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by: Rae Hartmann


Rae Hartmann
Texas State
GPA 3.9


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Class Notes
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This 20 page Class Notes was uploaded by Rae Hartmann on Wednesday September 23, 2015. The Class Notes belongs to FCD 1351 at Texas State University taught by Staff in Fall. Since its upload, it has received 16 views. For similar materials see /class/212916/fcd-1351-texas-state-university in Child and Family Studies at Texas State University.


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Date Created: 09/23/15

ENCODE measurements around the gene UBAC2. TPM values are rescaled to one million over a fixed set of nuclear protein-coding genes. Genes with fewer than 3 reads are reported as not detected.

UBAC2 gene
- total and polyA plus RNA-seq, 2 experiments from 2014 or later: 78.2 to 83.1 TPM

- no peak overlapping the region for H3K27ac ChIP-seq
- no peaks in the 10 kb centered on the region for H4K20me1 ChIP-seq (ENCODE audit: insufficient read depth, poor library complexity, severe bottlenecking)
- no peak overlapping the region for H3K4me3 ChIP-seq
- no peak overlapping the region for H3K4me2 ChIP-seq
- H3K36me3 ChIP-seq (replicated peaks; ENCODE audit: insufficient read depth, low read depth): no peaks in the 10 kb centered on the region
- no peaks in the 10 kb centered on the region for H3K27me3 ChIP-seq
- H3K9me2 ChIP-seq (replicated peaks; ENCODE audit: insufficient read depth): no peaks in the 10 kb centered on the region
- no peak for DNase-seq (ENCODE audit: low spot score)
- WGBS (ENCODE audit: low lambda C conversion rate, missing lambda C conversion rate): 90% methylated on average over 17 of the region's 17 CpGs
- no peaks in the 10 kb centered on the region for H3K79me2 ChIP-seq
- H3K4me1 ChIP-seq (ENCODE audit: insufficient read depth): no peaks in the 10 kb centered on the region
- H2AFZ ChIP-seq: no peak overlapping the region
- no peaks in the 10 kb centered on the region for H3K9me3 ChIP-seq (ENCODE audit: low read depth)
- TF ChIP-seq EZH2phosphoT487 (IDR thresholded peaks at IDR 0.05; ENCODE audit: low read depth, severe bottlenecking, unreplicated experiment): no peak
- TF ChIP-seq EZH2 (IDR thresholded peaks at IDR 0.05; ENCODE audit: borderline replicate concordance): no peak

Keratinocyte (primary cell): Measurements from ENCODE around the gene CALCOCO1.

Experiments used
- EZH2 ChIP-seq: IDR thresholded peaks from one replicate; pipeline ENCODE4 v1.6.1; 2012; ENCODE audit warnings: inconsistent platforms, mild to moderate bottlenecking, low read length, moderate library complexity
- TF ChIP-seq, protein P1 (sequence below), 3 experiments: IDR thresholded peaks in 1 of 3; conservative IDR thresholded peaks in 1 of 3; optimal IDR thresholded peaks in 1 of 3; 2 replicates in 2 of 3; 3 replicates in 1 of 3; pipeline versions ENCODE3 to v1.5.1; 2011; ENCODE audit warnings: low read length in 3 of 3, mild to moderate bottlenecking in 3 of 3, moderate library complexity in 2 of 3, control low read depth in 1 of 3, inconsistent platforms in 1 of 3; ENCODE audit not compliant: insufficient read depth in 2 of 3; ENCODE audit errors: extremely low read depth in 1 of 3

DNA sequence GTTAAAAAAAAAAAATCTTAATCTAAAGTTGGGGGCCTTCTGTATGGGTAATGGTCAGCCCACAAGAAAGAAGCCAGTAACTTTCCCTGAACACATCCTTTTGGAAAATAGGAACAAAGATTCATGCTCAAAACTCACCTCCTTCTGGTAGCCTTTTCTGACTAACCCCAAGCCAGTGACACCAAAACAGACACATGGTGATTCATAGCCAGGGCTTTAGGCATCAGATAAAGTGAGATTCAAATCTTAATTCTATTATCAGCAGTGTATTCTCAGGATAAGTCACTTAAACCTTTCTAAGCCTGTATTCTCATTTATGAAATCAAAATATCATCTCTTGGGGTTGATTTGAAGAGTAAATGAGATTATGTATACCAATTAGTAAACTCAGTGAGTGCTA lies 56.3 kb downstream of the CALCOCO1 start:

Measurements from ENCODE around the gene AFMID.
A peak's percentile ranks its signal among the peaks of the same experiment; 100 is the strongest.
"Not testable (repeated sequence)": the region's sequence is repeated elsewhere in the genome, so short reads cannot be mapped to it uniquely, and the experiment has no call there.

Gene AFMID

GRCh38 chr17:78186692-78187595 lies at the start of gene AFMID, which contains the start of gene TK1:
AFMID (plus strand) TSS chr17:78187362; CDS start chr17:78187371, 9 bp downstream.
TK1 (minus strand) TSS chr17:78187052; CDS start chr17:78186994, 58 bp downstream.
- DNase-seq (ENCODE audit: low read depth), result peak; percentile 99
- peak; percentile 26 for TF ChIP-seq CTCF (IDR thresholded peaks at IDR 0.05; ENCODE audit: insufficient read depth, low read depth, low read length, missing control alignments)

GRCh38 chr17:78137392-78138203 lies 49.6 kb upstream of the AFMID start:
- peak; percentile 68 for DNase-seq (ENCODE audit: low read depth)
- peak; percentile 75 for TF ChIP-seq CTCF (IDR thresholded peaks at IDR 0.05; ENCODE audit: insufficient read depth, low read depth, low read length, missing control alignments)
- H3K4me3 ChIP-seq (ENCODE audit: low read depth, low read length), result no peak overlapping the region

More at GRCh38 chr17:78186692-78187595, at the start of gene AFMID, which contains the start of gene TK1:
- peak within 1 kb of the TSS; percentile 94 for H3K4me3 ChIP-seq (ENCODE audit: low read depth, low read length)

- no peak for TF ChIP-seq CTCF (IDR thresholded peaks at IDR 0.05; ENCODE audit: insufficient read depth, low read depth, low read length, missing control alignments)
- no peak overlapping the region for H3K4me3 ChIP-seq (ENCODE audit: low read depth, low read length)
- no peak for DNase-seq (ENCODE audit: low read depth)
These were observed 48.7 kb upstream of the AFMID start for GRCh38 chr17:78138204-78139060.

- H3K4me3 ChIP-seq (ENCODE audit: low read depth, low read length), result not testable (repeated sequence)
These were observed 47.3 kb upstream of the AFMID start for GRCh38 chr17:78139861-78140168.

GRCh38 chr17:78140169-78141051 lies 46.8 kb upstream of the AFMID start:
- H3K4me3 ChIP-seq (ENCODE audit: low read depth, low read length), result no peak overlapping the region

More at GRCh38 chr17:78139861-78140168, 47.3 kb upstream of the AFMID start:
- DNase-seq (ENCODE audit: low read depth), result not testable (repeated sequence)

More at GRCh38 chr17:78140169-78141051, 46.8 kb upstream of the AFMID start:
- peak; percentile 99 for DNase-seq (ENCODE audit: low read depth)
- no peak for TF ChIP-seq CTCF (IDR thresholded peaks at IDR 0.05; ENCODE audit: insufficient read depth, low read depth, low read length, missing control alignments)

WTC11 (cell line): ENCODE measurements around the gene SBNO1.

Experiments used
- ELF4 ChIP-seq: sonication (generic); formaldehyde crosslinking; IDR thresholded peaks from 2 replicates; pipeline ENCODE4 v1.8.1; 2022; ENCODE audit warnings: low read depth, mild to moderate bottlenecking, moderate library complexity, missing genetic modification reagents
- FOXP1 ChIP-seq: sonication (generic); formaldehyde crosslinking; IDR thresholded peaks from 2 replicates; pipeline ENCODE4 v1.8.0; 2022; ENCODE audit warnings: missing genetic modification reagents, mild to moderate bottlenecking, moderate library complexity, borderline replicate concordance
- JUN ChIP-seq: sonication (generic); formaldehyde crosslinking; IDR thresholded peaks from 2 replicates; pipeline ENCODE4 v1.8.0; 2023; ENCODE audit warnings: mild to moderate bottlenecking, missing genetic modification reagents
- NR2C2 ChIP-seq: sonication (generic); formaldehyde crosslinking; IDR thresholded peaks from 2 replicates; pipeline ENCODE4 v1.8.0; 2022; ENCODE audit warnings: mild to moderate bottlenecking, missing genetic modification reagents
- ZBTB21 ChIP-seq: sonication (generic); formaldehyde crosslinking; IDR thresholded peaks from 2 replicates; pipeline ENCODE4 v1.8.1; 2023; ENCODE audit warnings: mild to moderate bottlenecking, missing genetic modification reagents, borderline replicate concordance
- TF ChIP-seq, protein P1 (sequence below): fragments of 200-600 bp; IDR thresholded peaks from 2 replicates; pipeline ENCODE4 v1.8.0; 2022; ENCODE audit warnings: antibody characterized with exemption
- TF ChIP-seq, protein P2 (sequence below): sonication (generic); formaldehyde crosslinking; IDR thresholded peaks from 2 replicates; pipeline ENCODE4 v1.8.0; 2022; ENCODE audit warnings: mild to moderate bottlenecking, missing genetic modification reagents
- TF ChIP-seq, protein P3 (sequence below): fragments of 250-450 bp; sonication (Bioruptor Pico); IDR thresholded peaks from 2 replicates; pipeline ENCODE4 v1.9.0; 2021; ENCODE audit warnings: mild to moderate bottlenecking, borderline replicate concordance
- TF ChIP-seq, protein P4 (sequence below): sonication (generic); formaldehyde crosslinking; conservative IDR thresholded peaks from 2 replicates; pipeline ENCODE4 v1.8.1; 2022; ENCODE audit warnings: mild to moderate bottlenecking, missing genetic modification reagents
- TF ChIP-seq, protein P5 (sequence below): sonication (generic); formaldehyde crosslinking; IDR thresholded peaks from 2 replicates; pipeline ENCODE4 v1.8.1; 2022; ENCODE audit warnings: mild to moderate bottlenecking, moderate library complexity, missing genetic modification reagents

Chapter 1419 FINAL REVIEW Chapter 14 Describe Sterbergs Triangle of Love and be able to de ne Infatuation Companionate love fatuous love and consummate love PassionIntimagyCommitment lnfatuation present absentlow absentlow Companionatelove absentlow presentpresent Fatuouslove present absentlow present Consummate love present presentpresent Discuss relationships and attachment style 0 Secure Attachment Style I Easy to get close to others happy and confident about future success of relationships 0 Avoidant Attachment Style I Hesitant about getting involved in romantic relationships tend to distance themselves I Have higher breakup rates and often feel lonely o Resistant f 39 Stvle I Become overly invested in relationship s repeated breakups with the same partner I Less trusting jealous and possessive Understand malefemale development and gender issues Women s Developmental Issues 0 Women interact with others in ways that foster the other person s emotional and social development quotrapportquot talk Men s Developmental Issues 0 Male rolestrain Men experience stress when they violate men s roles but harmed when they conform to male role expectations I On average women live 5 years longer than men men have higher rates of stressrelated disorders alcoholism etc MaleFemale relationships I Traditional male role produces expectation that men should be dominant and powerful difficult to have equal relationships I Women often complain that men do not express their feelings and thoughts MaleMale relationships I Men lack nurturing positive male role models Emphasis on competition rather than cooperation quotreport talk What makes marriage work 0 Visibly show affection and communicate minimal negativity Couple perceives themselves as quotinterdependentquot rather than quotindependentquot Social homogamy Couple has similar interests and agree on role distribution 0 Letting your partner in uenceyou Willingness to share power and respect each other s view Iohn Gottman 0 Challenges Children money developing a separate identity allocating time for spouse friends and family Discuss the transition to parenthood and factors in quality adjustment 0 Factors in Quality of Adjustment I Communication that has led to effective family planning and marital adjustment prior to birth High degree of commitment to becoming a parent Good health of the mother and a calm problemfree baby I Willingness to share responsibilities involving parenting occupation and household maintenance I Ability to work toward resolving con icts in healthy ways Explain the family Ilfe cycle in terms of the siX stages discussed in class 0 Single Young Adult I Youth moves into adulthood and eXits family of origin I Formulate personal life goals become more independent I Accept emotional and financial responsibility for self 0 New Couple Two individuals from separate families form new family system Commitment to the new system Requires a realignment with extended families and friends to include the spouse 0 Becoming Parents and Family with Children Requires accepting new members into the system Join in childrearing financial and household tasks Realignment of relationships with extended family to include parenting and grandparenting roles 0 Families with Adolescents Adolescents seek to develop their own identity and push for autonomy Increase family boundaries to include children s independence and grandparent s frailities o The Family at Midlife quotLaunchquot children adapting to midlife developmental changes Accepting a number of eXits and entries into the family system Renegotiating the marital system as a dyad Dealing with disabilities and death of parents grandparents 0 Family in Later Life Accepting the shift of generational roles Retirement and grandparenting key issues Maintaining individual and couple functioning in the face ofphysiological decline Dealing with the loss of spouse siblings and others Chapter 15 Physical Development in Middle Adulthood Understand changes in middle age from past to present Middle Age tends to start later and lasts longer begins 4045 yrs of age amp extends into the sixtiesin 1900 the avg life expectancy was only 47 yrs old avg life expectancy today is 78 Explain the physical changes Vision hearing strength joints bone loss etc Height lose one inch in height between age 3050 Weight Avg body fat is 20 in middle age vs 10 Strength Avg muscle loss is 12 per year after the age 50 joints peak function of joints occurs in 205 in middle years joint stiffness can lead to difficulty in movement Bones bone loss for women is 2x the rate of men Vision accommodation of the eye declines sharply between 40amp59 yrs of age difficulty seeing objects that are close Hearing declines in middle age especially sensitivity to high pitch tones men s hearing declines sooner than women Discuss sexual changes in middle adulthood including menopause hormonal changes in men erectile dysfunction quotmale menopause Male hormonal changes gradual decline in testosterone 1 a year Male adjustment to middle age may be more psychological in relation to declining physical abilities Erectile dysfunction inability to achieve and maintain an erection that results in satisfactory sexual performance ED can result from such factors as smoking diabetes hypertension and cholesterol Know the effects of stress on health Chronic emotional stress is associated w high blood pressure and heart disease Surge of adrenaline when stressed can cause blood to clot which is a factor in heart attacks Stress can cause us to cut back on sleep and to drink and smoke in order to cope w stress Stress can come from emotional events divorce death of spouse etc as well as daily hassles traffic noise waiting in line etc Describe Type A and B behavior patterns hardiness The Three quotC squot Type A excessively hard driven impatient and hostile associated w heart disease Hostility is a key factor for people wheart disease known as not reactors Type B relaxed and easy going Hardiness Three C s COMMITMENT vs alienation CONTROL vs powerlessness Problems are perceived as CHALLENGES rather than threats Discuss the effects of exercise and health in middle adulthood One half middle aged adults are sedentary and among those who are active only 20 exercise levels that lead to health benefits Begin exercise age 50 must overcome barriers of lack of time and energy inconvenience and possible health issues selfefficacy the belief that one can succeed is vital in adopting and maintain an exercise program Exercise lead to a sense of self efficacy Enhanced fitness feels better about one s physical self and which boost self esteem Chapter 15 Part 2 Fluid Intelligence Abstract reasoning tends to decline in middle adulthood Crystalized intelligence accumulated information and verbal skills continues to increase in middle adulthood Memor 0 Some memory decline but mostly due to not using effective memory strategies More decline in recall of information rather than recognition Seattle Longitudinal Study 0 Vocabulary ideas expressed in words 0 Verbal memory encode and recall list of words 0 N umber ability to perform simple math 0 Spatial orientation mentally rotate objects o Inductive reasoning recognize patterns use the information to solve problems 0 Perceptual Speed quickly discriminate visual stimuli reaction Expert Cognition o More skilled pro cient and knowledgeable at a particular task than the average person 0 Practical Problemsolving o Intuitive novices follow formal procedures and rules experts rely more on past experience Automatic complex actions and thoughts have become routine process information more quickly and ef ciently Strategic more and better strategies especially for unexpected problems Flexible more willing to deviate from u 1 wirm39u ll tf wit to handwriting can someone verify that it is txbk Career and Work Patllwavs for Men and Women Men most men begin work in early adulthood and work until they retire Women career paths for professional women 0 Regular pursue professional training and work uninterrupted through the years 0 Interrupted career begin regular pattern but interrupt career usually for child rearing and then go back to work full time Work Issues for Men and Women 0 Recognize limitations in career progress decide whether to change jobs or careers plan for retirement Returning Students and education 0 Majority of adult learners are women 0 First year returners feel more selfconscious and inadequate than returning men or traditional age students under 25 Anxiety is due to not having practiced academic learning in a while also negative aging and gender stereotypes Due to demands outside of school middle age women take fewer hours and progress at slower pace than middle age men Role overload is most common reason for not completing education Middle Adulthood and the Search for Meaning Viktor Frankl Survivor of concentration camps during Nazi occupation of Poland Emphasizes each person s uniqueness and the niteness of life Three most distinctive human qualities are spiritually responsibly and freedom Baumeisteramp Vons Quest for meaning is understood as four main needs 0 Need for purpose goals 0 Values 0 Selfef cacy o Selfworth Chapter 16 Social and Personalitv Develonment in Middle Adulthood 1 Describe Erikson39s Generativity vs Stagnation 0 Book we making a personal contribution to family community work and society as a whole or in stagnation Generative people strive to play a role in guiding and encouraging future generations I having a lack of psychological growth in this period oflife Focusing on the triviality of their own activity people may come to feel that they have made only limited contributions to the world that their presence has counted for little Some individuals nd themselves oundering still seeking new and N W potentially more fulfilling careers Others become frustrated and bored Class Notes Adult plans for leaving a legacy for the next generation and achieve a kind ofimmorality Through generativity adults guide the next generation by parenting teaching leading and doing things that benefit the community The opposite of generativity is Explain Kotre39s Paths to generativity 0 Class Notes Biological Adults conceive and give birth Parental Nurturance and guidance of children Work Middle age adults pass skills on to a younger generation Cultural Adults create renovate or conserve some aspect of the culture that survives Discuss Levinson39s Seasons of a Man39s Life transitions times of stability and four polarities mid life crisis Class Notes Levinson conducted extensive interviews with forty middleaged men hourly workers novelist biologists executives Discovered that men also go through a number of developmental transitions that are also separated by times of relative stability 1722 yrs Early adult transition formation ofquotdream Sense of foundation 2228 yrs Establish life structure for early adulthood 2833 yrs Age 30 transition 3340 yrs Culminating the life structure for middle adulthood focus on family and career 4045 yrs Middle adult transition Most come to grips with I Being young vs being old I Being destructive vs being constructive I Being masculine vs being feminine I Being attached vs being separated from others Book MidLife Crisis A stage of uncertainty and indecision brought about by the realization that life is finite Midlife Transition is a time of questioning 4 Describe the Mills College Longitudinal Study including quotmidlife consciousnessquot 0 Class Notes Studied 132 women in college in the late 195039s Studies again in their 3039s 4039s and 5039s Rather than being in midlife crises experienced a midlife consciousness Commitment to tasks and early adulthood Career family or both helped women develop interpersonal skills become independent and work toward goals Some women became pillars of society in their forties and fifties 5 Know Costa and McCrae39s quotBig Fivequot Personality factors Class Notes 0 Emotional Stability I Calm vs Anxious Secure vs insecure o Extroversion I Sociable vs retiring funloving vs sober o Openness I Imaginative vs Practical variety over routine 0 Agreeableness I Trusting vs suspicion helpful vs uncooperative O l Conscientiousness I Organized vs disorganized careful vs careless Explain how marriage can change from young adulthood to middle adulthood and the empty nest syndrome Class Notes Some marriages that started out with dif culty I nearly adulthood turn out better adjusted over time Many earlier con icts brought about by differences in religion ethnicity family background etc have either been worked out or have resulted in breakup of the marriage Couples who survive have worked through power struggles to nally accept their relationship with all its pluses and minuses Most positive outcomes in marriage based on sharing of mutual activities When children mover back home requires adaptation on part of parents and their adult children or Disequilibrium may occur Book De nition for Empty nest Syndrome Refer to instances in which parents experience unhappiness worry loneliness and depression from their children39s departure from home Describe the different grandparenting styles and the changing roles of grandparents Class Notes Grandparenting Styles I Involved Actively engaged in and have in uence over their grandchildren39s lives I Companionate More relaxed informal and playful act as supporters and buddies to grandchildren I Remote Detached and distant showing little interest With Grandparenting Frequent contact with grandchildren predicted high levels of satisfaction with grandparenting Changing Roles 0 Number of children living with grandparents 2010 75 million 15 without permits in home 0 Divorce adolescent pregnancy and drug use are the main reasons that grandparents are back into the parenting role 0 Younger grandparents grandchildren with physical and psychological problems and low family cohesion are associated with stress Chapter 17 Physical Development in Late Adulthood Know life expectancy and life span gender and life expectancy Describe the three theories of aging as described in class 1 Cellular Clock Theory cells can divide a max number of times approx 7580 amp that as we age they become less capable of dividing 2 Free Radical Theory the cells normal metablism produces unstable oxygen molecules known as free radicals These molecules can damage DNA and other cellular structures 3 Hormonal Stress theory aging of bodys hormonal system can lower resistance to stress and increase likelihood ofdisease Explain the subperiods of late adulthood primary and secondary aging outward and inward signs of aging Subperiods Youngold 6574 yrs of age OldOld 7584 yrs of age Oldestold over 85 yrs mostly female widowed some functioning at much much higher level than others Primary aging universal and irreversible change due to genetic programming occurs as people get older Secondary aging changes due to illness health habit but not due to increased age itself and not inevitable Outward signs of aging wrinkles age spots getting shorter hair things and turns gray Inward signs of aging decrease in living capacity digestive system is less ef cient reduced ability of heart to pump blood Discuss the aging brain and plasticity sensory development vision etc Prefrontal cortex shrinks with aging decrease in working memory brains of older adults can rewire themselves to compensate for losses plasticity Sensory Development Vision decline begins in middle adulthood becomes more pronounced night driving more difficult less tolerance for glare dark adaptation is slower Hearing decline begins in middle adulthood but usually not much ofan impediment until late adulthood SmellTaste lose some of these senses in late adulthood which can decrease the enjoyment of food Pain less sensitive to pain in late adulthood but can be a problem Describe the late adulthood sexuality including changes in sexual functioning Sexuality is lifelong unless there is disease or beliefthat older people should be asexual two major factors determine previous regular sexual activity and good physicalmental health Changes testosterone decrease in late adulthood takes longertime and more stimulation for men to get a full erection woman in late adulthood produce less natural lubrication making intercourse more difficult Know health issues in late adulthood chronic disorders and the leading causes of death As we age probability of disease or illness increases chronic disorders disorders that are slow to develop but are of long duration Arthritis is the most common leading causes of death in late adulthood heart disease or cancer or cerebrovascular disease stroke falls most common cause of accidental deaths mostly woman over 65 fracture of hip usually die of pneumonia osteoporosis loss of bone tissue esp for women estrogen calcium and weight training all help Discuss health treatment in late adulthood including quality of care 23 of adults 85 gt living in nursing homes or extended care facility quality 13 of homes are seriously de cient failing to meet standards for number of physicians pharmacists and various rehab specialist important factors in health and survival of patients are feelings of control and self determination Know the effects of exercise in late adulthood can minimize physiological changes associated with aging and contribute to health and well being can optimize body composition increasing muscle and bone mass can reduce risk of common chronic disease such as cardiovascular disease diabetes amp osteoporosis can reduce likelihood of mental health problems such as depression can increase longevity can improve brain amp cognitive functioning Explain substance abuse in late adulthood including quot late onset alcoholism sometimes known as the invisible epidemic goes undetected or attributed to other medical conditions often taking multiple medications which increase the risk especially in combination w alcohol late onset alcoholism over 65 due to loneliness Chapter 17 PART TWOcognitive Development in Late Adulthood Explain Baltes concept of cognitive mechanics and cognitive pragmatics 0 Cognitive Mechanics Baltes 0 Hardware of the mind involves speed and accuracy of processing sensory input both visual and motor 0 In uenced by heredity and health decline is likely 0 Cognitive Pragmatics 0 Based on culture analogous to software programs 0 Involves reading writing skills language comprehension Improvement is possible into old age Discuss the changes in memory during late adulthood o Episodic Memory Info about when and where of events 0 The older the memory the less accurate Semantic Memory Knowledge about the world field of expertise everyday knowledge academic and meanings of words 0 May take longer to retrieve but usually can retrieve it 0 Working Memog Allows person to manipulate info when making decisions and solving problems 0 AKA short term memory declines in late adulthood Describe noncognitive factors that affect cognition 0 Health education and socioeconomic status can in uence performance onmemory easies Be able to define wisdom in late adulthood o Wisdom Knowledge about practical aspects of life good judgment how to cope with dif cult problems Discuss the changes in attention during late adulthood o Selective Attention Ability to focus on relevant speci c aspects of experience and ignore the irrelevant o In general older adults are not as adept as young adults Divided Attention Ability to concentrate on more than one activity at a time o The more difficult the competing tasks are the less effectively they perform than younger adults 0 Sustained Attention The state of readiness to defect and respond to small changes occurring in the environment 0 Older adults tend to perform as well as middleages and younger adults Know the changes in language processing during late adulthood 0 Retrieving words from longterm memory Difficulty coming up with right words even words often used 0 Speech contains more pronouns and other nuclear references compared to younger adults 0 Speak slower and pause more often because they need time to search memory for certain words Planning what to say and how to say it more hesitation false starts word repetition and sentence fragments Reasons for changes in language processing 0 Decline in associative memory affects word retrieval 0 Decline in working memory less information can be processed at once Understand depression as it occurs in late adulthood 0 Major Depression o Mood disorder person is deeply unhappy demoralized Symptoms might include poor appetite listlessness and lack of motivation o No evidence that its more common in Late adulthood Predictors Earlier depression poor health lack of social support ad loss of spouse 0 80 of depression in late adulthood goes untreated 25 of suicides occur at age 65 and over Define dementia Alzheimer s disease as well as stages of Alzheimer s o Dementia Any Neurological disorder involving deterioration of mental functioning 0 Alzheimer39s o Involves gradual deterioration of memory reasoning language and physical functioning 0 Most common form of dementia and most serious 0 Deficiency in messenger chemical in the brain that is important to memory acetylcholine 0 Stages of Alzheimer39s Disease 0 Stage 1 Absentmindedness about recent events or newly acquired information 0 Stage 2 Generalized confusionde cits in concentration and STM I Speech seems aimless and repetivitive vocabulary more limited I Read a newpaper article and forget it the next minute 0 Stage 3 Memory loss is dangerous may forget to eat fail to dress properly 0 Stage 4 Need for full time care may be irrational and angry I Cannot communicate or recognize close loved ones 0 O Iliapter Review Social and Personalitv Development in Late Adulthood Social Theories onging o Disengagement Theory as adult39s age they slow down and gradually Withdraw from society Mutual Process Older adult disengages from society and society also disengages from the older adult Reduction of social interaction is inevitable and supposedly increases life satisfaction not supported by research 0 Active Theory the more active energetic and productive adults are the more likely they will experience life satisfaction Older adults should continue middle adulthood roles and ifthey cannot do this find substitute roles to keep them active 0 Socioemotional Selectivity Theory older adults become more selective about their social networks place a high value on emotional satisfaction spend more time with people whom they have rewarding relationships 0 Seletive Optimization with Compensation Selection reduced capacity and loss of functioning leads to reduction of performance Optimization possible to maintain performance in some areas by practice and use of new techniques Compensation when life39s tasks require a level of capacity beyond the current level of adults performance level Erik Erikson39s Integrity vs Despair Late adulthood as a time for looking back at what we have done with our lives Robert Peck o Differentiation vs Role preoccupation older adults mist redefine their worth in terms of something other than work roles 0 Body transcendence vs Body preoccupation older adults must cope with declining physical wellbeing o Ego transcendence vs Ego preoccupation older adults recognize that death is inevitable but gain comfort by realizing that they have contributed to the future through child rearing or vocation Liver Review Looking back at one39s life experiences and evaluating interpreting and reinterpreting them Individual may revise or expand their understanding of the past can also lead to guilt about old mistakes Life review may help prepare the individual for death Life Satisfaction Psychological wellbeing satisfaction with life as a whole Includes zest vs apathy and relationship between desired and achieved goals selfesteem and mood tone Income health active lifestyle and network of family and friends are associated with life satisfaction Stages of Retirement Honeymoon engage in a variety of activities traveling etc Disenchantment not what they want miss stimulation and companionship ofwork Reorientation reconsider options become more engaged in new fulfilling activities 0 Retirement routine stagequot comes to grips with retirement Termination can go back to work or if health is so bad can no longer function independently Living Arrangements in Late Adulthood Continuing care all residents are retirement age with various levels of care 0 may start out in separate residence house apartment and as they age move into assisted living individual housing with medical providers Adult DayCare receive care only during the day but nights and weekends they are at home Skilled Nursing Facilities full time nursing care some residents are chronically ill and some with temporary conditions Ageismprejudice towards others due to age Often seems as incapable of thinking clearly learning new things enjoying sex contributing to community or holding responsible jobs Most frequent form is that of disrespect and assumptions of frailty Double leopardyquot ethnic minority groups might suffer from both ageism and racism Chapter 19 Death and Dying Denial of death in the US o The tendency for the funeral industry to gloss over death and portray lifelike qualities in the dead 0 Use of euphemistic language for the death exiting passing onetc Search for the fountain of youth Rejection and isolation ofthe aged who may remind us of death 0 Medical community emphasize on the prolonging biological life Living Will A document that ensures the right of individuals to chose whether heroic measures should be used to sustain their lives Durable Power ofAttorney Specifies a legal designates lawyer doctor relative or friend who can make healthcare decisions if one is incapacitated Euthanasia Active Death is induced deliberately as by injection ofa legal dose of drugs purposely actively doing something to die Passive A person is allowed to die by withholding an available treatment such as life sustaining therapeutic devices respirator by taking out the device that is keeping them alive Death in Sociohistorical Context Increased complexity of determining when someone is truly dead Brain Death all electrical activity has ceased for a specified period of time NOTE the cortical definition of death is not legal definition anywhere in the US Kubler Ross Stages of Dying Stage 1 Denial amp Isolation Person denies that death is going to take place Stage 2 Anger Denial gives way to anger and resentment Stage 3 Bargaining Hope that somehow death can be postponed Stage 4 Depression Person comes to accept reality of death and a period of preparatory grief or depression occurs Stage 5 Acceptance Person develops a sense ofpeace and acceptance of hisher fate Grieving Process loss of someone else Grief Emotional numbness disbelief separation anxiety despair sadness and loneliness Grief Stages Shock last for the first few days after death sudden shocking death Despair Painful longing for dead person memories and Visual images ofthe deceased as well as sadness and insomnia seeing someone down the street and you swear you saw the dead person you once knew 0 May subside after several months Can persist for 1 or 2 years Recovery Resumption of ordinary activities greater probability of recalling pleasant memories Grieving Process Complicated Mourning 6 months after loss 10 20 have difficulty moving on and believe that life is empty without deceased Relationship Factors May have excessive amounts of anger and guilt grieve for what they never in their relationship Circumstantial Factors I Loss of uncertain example Missing In Action situation I Multiple losses may close down the mourning process Historical Factors Past losses have impact on current one Personality Factors Low tolerance for extreme emotions andor self concept as strong onequot not allowed to experience feelings Social Factors Socially unspeakable suicide from example tendency to keep quiet Other examples drug overdose hard to speak about 0 Absence of social support those who knew deceased and can give each other support Care for Terminally 111 Home Care Stay home and receive caretreatment from family and Visiting medical staff can be hospice care 0 Can be difficult on family members physically and emotionally draining Hospice Care Institution devotes to terminally ill provides warm supportive environment 0 Not about extending lives but making final days pleasant and meaningful Communicating with a Dying Person 0 Be at eye level and don39t be afraid to touch 0 If dying person wants to deny reality of death don39t insist heshe accept it If dying person indicates acceptance of death don39t insist on denial Allow the dying person to express feelings including guilt and anger Encourage the dying indiVidual to reminisce especially if you have memories in common Don39t be afraid to express your love and don39t be afraid to say goodbye